But she had a hunch that this wouldn’t happen. And on July 26, she saw further evidence — a document filed with the state’s Public Utilities Commission — that San Onofre’s operator intends to renew the plant’s two licenses.

Becker, who has a vacation home in Pacific Beach, lives in Grover Beach, ten miles from California’s other nuclear facility, the Diablo Canyon Power Plant. She is executive director of the Alliance for Nuclear Responsibility, based in nearby San Luis Obispo. Her group is interested in the Diablo Canyon relicensing process, especially in light of an earthquake fault line discovered near the plant in 2008.

In early July, I sat down with Becker, who supplied me before our conversation with volumes of literature on nuclear power and its reception in California, dating back to the original planning and construction stages of the state’s two nuclear power plants. In 2006, the state legislature directed the California Energy Commission to produce a report assessing the vulnerability of San Onofre and Diablo Canyon to earthquakes and plant aging. The concern was not public safety — nuclear power plant safety is not within the state’s jurisdiction — but the effect that an earthquake would have on California’s power supply. Completed in 2008, the report recommended that both nuclear plants do seismic studies employing state-of-the-art technologies — three-dimensional seismic reflection mapping and global positioning system technology — before seeking license renewal with the federal Nuclear Regulatory Commission.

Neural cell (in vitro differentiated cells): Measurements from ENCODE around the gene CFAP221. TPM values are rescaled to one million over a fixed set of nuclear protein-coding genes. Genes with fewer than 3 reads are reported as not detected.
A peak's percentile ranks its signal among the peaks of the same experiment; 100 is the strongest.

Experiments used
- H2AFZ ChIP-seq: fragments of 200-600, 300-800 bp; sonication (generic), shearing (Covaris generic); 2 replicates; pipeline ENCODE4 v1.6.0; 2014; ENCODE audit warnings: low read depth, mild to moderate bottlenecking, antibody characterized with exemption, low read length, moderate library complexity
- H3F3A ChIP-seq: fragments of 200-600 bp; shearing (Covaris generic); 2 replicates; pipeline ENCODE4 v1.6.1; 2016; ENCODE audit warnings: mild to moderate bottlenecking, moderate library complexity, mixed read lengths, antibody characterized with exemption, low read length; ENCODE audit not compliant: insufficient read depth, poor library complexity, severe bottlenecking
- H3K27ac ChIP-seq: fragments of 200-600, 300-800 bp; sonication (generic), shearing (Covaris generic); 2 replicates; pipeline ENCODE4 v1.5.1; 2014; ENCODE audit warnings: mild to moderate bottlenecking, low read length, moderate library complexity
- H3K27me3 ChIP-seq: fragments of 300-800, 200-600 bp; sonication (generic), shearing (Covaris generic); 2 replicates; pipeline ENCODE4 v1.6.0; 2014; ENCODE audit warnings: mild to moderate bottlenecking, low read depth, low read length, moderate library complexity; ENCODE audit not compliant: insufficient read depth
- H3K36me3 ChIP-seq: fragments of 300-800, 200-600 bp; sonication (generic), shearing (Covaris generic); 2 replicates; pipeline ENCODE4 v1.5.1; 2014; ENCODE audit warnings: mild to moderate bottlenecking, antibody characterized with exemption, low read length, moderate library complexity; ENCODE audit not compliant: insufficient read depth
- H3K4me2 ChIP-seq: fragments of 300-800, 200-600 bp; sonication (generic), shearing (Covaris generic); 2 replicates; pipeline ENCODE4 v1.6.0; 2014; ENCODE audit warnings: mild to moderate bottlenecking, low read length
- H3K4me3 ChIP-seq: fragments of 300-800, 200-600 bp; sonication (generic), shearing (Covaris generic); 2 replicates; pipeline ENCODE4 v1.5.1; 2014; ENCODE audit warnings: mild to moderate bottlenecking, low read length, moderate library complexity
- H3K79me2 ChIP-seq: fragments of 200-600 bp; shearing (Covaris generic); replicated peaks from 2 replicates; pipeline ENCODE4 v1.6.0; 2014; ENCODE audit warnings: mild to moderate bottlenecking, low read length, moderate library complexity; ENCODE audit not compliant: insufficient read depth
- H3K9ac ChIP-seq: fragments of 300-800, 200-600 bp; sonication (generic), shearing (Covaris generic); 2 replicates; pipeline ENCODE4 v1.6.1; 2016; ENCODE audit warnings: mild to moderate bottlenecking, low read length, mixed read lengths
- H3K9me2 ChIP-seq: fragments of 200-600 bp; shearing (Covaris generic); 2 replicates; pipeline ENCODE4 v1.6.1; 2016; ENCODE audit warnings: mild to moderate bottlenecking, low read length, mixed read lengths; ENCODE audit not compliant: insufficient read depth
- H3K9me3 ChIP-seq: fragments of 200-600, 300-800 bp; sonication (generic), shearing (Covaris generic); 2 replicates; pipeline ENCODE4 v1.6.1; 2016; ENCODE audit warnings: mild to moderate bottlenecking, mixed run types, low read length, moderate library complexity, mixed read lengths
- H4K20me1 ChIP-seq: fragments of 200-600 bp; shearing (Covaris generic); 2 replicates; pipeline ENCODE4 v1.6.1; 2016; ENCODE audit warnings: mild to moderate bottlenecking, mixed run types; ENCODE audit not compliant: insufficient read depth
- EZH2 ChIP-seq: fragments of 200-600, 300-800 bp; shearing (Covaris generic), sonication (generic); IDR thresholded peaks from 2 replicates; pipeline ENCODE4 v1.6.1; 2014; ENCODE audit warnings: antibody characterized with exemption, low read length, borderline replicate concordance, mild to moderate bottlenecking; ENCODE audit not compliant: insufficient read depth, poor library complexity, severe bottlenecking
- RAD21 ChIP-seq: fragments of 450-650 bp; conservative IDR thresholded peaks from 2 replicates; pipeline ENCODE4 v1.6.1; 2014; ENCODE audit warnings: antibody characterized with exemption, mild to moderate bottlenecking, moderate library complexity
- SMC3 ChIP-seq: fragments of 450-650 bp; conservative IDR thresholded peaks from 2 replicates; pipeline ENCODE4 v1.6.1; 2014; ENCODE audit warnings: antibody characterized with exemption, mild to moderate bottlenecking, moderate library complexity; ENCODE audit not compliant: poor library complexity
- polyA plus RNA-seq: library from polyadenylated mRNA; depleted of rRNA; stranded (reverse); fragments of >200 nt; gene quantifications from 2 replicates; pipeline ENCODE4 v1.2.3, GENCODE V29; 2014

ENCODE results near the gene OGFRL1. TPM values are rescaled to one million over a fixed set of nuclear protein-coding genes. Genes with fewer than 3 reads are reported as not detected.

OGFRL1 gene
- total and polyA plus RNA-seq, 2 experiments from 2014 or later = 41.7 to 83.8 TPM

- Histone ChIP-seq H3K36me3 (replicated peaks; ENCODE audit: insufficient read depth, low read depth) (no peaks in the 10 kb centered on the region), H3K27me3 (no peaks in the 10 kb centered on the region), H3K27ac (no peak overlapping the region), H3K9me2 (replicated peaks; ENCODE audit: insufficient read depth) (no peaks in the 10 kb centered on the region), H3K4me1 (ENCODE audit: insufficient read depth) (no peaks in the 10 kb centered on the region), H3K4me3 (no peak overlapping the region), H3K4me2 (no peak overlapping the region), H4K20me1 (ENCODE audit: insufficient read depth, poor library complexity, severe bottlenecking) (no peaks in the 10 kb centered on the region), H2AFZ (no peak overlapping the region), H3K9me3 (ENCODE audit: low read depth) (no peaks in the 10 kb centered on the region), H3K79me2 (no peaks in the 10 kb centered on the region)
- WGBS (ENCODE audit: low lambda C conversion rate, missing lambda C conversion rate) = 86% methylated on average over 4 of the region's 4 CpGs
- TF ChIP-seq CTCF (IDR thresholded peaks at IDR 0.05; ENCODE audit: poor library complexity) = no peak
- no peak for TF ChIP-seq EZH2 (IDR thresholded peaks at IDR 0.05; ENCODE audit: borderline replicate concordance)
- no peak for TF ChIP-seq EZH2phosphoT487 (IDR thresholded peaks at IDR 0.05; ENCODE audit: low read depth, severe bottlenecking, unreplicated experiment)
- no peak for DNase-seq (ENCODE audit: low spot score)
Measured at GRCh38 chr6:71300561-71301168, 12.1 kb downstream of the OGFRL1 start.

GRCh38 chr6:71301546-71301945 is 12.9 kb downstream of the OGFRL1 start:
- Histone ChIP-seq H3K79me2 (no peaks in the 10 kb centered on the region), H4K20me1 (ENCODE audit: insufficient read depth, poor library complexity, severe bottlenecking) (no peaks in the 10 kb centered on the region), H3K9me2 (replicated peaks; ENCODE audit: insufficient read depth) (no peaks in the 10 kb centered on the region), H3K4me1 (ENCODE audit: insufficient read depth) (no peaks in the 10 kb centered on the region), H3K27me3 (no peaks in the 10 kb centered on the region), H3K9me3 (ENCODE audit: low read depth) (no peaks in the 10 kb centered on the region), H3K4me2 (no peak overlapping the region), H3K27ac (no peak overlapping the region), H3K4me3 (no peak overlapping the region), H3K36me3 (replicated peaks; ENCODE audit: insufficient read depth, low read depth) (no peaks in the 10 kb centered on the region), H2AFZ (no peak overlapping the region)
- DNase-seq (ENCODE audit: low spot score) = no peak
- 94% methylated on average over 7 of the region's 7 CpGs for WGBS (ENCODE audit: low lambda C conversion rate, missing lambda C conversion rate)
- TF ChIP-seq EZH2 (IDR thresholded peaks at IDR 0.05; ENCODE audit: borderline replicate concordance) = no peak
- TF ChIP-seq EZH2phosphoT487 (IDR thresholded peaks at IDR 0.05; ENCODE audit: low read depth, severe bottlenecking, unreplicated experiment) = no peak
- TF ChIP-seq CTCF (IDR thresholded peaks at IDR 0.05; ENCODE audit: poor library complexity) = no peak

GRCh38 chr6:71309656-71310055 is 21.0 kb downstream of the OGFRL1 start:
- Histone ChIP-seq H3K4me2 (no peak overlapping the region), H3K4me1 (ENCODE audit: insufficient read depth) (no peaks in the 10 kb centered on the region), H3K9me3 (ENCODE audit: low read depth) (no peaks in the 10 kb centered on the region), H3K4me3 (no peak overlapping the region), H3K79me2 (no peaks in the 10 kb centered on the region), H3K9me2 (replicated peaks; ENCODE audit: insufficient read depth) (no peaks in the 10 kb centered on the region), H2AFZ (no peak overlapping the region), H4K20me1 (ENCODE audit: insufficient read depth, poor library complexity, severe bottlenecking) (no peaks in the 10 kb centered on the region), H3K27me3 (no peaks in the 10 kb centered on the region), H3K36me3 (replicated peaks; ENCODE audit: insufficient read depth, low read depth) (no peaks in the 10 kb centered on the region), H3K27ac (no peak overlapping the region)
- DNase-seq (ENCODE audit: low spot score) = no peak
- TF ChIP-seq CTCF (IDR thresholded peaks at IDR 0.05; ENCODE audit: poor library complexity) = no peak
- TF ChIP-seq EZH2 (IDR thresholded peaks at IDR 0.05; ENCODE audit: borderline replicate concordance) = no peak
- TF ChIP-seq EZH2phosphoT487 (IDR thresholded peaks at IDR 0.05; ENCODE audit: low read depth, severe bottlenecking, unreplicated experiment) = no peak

Instead, two days before Thanksgiving 2009, and in defiance of every state agency with energy authority, Diablo Canyon’s operator, Pacific Gas & Electric, filed for renewal. The current licenses of the plant’s two units do not expire until 2024 and 2025, and the seismic studies had not even begun.

How does that work? The federal commission has jurisdiction over nuclear power generation in the United States, but it does not consider seismic hazards during license renewal. “PG&E just said, ‘Forget it. We’re just going to file for renewal with the NRC and let the chips fall where they may.’” The seismic studies at Diablo Canyon aren’t scheduled to be completed until sometime in 2013. According to Becker, the commission has said that the license extension could be granted by next year.

The Alliance for Nuclear Responsibility has urged the federal regulatory body to review thoroughly the relicensing pros and cons at Diablo.